With the freezing rain and snow coming through this past Sunday, the John A. Roebling Suspension Bridge connecting the cities of Cincinnati, OH and Covington, KY was closed due to ice accumulating on its surface. The lack of traffic allowed the rare opportunity to walk right down the middle of the road and see a unique perspective of the Queen City icon as it echoed the views of its Brooklyn brother.
The suspension bridge is a visual and auditory icon on both the Ohio and Kentucky sides - normally the ominous hum of cars flying through the bright blue supports and over the metal deck creates a buzzing sound echoing across state borders and into the urban cores.
The past two days though, the bridge has been quiet. Barricades cordon off unplowed streets and vehicle access. The pedestrian walkways on both sides remained open, caked in snow and footprints of those who made the chilly walk over the mighty Ohio River. On the bridge's porous grating, only ice remains. After a week of moderate temperatures that seemed to signal the end to a brutal midwetern winter, the inclement precipitation returned and the bridge's icy surface forced its closure early Sunday morning.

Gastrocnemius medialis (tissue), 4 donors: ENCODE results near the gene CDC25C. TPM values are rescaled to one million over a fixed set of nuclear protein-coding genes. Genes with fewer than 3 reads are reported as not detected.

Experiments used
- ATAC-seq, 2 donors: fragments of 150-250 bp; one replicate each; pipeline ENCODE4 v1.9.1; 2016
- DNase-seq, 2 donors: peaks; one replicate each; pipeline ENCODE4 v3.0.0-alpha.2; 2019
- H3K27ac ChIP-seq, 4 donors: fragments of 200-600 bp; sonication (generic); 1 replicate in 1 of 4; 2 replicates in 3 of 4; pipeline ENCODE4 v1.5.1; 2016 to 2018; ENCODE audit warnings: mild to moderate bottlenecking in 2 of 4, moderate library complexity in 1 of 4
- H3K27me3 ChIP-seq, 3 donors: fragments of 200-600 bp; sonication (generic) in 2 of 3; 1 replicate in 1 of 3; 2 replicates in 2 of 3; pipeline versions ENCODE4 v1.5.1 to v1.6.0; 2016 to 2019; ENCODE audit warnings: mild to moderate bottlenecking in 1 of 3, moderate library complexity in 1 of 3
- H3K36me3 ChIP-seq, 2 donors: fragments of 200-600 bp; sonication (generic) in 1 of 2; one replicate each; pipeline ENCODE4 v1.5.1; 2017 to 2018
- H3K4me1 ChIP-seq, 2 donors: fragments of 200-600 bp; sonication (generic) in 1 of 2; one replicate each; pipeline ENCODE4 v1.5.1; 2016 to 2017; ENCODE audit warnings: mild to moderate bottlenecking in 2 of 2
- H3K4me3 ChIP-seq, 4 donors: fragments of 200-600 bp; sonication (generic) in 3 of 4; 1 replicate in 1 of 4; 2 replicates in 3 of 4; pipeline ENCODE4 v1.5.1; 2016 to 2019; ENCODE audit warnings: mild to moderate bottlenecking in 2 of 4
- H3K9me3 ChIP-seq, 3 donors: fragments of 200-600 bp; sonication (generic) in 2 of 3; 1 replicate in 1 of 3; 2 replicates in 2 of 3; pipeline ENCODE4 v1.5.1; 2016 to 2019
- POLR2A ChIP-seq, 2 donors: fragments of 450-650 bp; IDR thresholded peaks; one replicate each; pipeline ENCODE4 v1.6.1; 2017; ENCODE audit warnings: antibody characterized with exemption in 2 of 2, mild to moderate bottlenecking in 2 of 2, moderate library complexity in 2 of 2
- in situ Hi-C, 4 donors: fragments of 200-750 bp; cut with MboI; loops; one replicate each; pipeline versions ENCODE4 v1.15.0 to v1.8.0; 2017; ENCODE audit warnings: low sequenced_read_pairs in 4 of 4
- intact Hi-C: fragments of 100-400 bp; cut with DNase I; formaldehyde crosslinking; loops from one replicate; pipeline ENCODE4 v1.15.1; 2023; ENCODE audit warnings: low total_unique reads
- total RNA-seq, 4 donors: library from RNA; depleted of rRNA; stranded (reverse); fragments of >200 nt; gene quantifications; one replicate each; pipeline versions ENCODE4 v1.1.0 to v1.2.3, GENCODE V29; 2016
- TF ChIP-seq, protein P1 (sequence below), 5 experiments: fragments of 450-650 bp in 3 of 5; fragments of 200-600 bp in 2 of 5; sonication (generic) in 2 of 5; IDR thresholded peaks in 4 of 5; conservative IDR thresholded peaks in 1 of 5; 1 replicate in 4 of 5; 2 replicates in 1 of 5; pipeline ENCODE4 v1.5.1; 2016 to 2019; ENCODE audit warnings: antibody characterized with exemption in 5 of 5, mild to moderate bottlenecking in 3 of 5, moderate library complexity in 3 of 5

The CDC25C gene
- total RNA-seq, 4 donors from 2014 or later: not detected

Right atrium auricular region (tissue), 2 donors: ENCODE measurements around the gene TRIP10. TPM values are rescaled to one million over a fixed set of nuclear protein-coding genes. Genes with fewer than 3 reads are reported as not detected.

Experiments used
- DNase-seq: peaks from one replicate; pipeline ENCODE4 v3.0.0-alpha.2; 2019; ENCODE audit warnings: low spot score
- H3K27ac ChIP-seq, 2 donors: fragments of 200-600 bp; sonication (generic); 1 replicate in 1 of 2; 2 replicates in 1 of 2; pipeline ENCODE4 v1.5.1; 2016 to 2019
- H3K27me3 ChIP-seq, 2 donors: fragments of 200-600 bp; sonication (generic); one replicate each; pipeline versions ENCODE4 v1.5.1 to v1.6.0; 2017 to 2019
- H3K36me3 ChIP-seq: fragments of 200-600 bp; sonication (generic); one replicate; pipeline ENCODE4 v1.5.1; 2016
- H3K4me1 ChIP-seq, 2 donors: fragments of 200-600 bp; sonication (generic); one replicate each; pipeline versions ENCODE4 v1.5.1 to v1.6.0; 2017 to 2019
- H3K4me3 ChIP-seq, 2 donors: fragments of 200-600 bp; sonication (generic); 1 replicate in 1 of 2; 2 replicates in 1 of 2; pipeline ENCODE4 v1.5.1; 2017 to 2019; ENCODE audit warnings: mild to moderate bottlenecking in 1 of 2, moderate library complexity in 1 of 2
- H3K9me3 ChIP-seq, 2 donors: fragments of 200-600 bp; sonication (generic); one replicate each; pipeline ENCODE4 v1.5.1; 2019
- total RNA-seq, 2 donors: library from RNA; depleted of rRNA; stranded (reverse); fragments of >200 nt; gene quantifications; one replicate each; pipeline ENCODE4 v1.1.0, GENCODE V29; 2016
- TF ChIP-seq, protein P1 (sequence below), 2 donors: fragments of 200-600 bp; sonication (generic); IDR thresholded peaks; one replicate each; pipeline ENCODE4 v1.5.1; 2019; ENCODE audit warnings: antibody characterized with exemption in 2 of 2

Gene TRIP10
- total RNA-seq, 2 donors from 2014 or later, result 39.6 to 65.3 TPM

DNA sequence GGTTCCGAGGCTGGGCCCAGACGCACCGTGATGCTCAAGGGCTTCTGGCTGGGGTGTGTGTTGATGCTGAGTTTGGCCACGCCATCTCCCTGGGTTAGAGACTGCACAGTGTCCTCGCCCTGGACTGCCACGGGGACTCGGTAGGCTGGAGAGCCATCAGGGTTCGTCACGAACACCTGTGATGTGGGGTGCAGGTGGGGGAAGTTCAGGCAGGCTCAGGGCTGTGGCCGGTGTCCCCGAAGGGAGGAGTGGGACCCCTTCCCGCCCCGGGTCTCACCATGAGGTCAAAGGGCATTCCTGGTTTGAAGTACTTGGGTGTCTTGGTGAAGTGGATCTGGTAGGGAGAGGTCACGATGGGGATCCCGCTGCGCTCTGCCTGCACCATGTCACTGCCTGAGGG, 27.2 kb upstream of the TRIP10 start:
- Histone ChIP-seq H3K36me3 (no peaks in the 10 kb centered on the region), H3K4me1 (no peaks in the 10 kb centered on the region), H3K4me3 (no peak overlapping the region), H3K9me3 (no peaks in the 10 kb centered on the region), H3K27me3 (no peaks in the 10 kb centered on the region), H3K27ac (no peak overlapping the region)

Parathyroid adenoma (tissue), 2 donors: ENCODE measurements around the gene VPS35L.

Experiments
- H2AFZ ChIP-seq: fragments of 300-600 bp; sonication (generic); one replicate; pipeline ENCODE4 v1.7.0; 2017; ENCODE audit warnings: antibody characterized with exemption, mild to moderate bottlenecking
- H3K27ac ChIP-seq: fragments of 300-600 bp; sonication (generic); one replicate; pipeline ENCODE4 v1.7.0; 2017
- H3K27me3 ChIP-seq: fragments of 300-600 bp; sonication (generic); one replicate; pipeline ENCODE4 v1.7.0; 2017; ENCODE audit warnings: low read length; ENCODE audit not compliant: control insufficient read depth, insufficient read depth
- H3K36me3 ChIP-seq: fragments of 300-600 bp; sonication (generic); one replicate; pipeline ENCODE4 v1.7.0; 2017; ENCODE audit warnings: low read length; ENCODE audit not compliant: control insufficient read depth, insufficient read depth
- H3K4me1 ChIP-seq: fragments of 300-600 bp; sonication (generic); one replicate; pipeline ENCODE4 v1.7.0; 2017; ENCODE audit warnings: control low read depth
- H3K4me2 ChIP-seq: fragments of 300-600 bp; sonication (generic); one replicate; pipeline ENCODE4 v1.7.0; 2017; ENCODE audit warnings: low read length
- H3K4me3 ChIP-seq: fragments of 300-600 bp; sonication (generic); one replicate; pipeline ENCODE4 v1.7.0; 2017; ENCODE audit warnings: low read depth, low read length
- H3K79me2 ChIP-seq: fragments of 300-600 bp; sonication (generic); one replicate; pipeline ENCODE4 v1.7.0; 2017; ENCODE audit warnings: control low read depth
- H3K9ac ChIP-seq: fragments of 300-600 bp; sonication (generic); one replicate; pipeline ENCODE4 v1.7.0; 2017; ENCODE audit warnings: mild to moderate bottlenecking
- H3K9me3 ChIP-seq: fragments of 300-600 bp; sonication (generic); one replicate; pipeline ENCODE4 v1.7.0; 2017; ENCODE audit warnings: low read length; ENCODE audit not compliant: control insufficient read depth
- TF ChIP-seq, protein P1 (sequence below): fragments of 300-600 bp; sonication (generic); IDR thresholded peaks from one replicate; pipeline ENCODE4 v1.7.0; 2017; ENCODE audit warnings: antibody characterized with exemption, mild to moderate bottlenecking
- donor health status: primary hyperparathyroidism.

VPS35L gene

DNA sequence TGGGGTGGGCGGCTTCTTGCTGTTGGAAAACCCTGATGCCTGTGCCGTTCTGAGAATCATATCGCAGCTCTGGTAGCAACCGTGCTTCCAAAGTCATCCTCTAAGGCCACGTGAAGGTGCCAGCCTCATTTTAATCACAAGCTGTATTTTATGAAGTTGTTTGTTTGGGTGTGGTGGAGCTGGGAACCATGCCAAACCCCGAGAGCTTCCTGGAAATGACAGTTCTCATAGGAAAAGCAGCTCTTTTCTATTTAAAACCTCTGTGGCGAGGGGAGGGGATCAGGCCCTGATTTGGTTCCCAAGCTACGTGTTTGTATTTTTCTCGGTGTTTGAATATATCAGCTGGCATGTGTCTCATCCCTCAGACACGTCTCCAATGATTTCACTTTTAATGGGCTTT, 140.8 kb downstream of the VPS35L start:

The iconic Cincinnati river crossing shares a similar look with its younger, but larger brother in Brooklyn, New York. While created in the same image of their architect father, John Augustus Roebling, their pedestrian access is dissimilar. In Brooklyn, pedestrians can walk right down the center, taking in a symmetric view of the steel cables that hold the bridge from atop the stone towers - while in Cincinnati, you're restricted to the sides. That is, unless, the bridge is closed to vehicular traffic and you're willing to walk on the icy, metal surface.
I've photographed this bridge for years, from the very top to the bottom, but today was the first day I stood in the complete center of its beauty, a completely new perspective echoing the views of Brooklyn.
New York's Brooklyn Bridge:
|- Photograph by Mark Wilson on Flickr.|
Cincinnati's Roebling Bridge:
The Roebling has since reopened to vehicular access.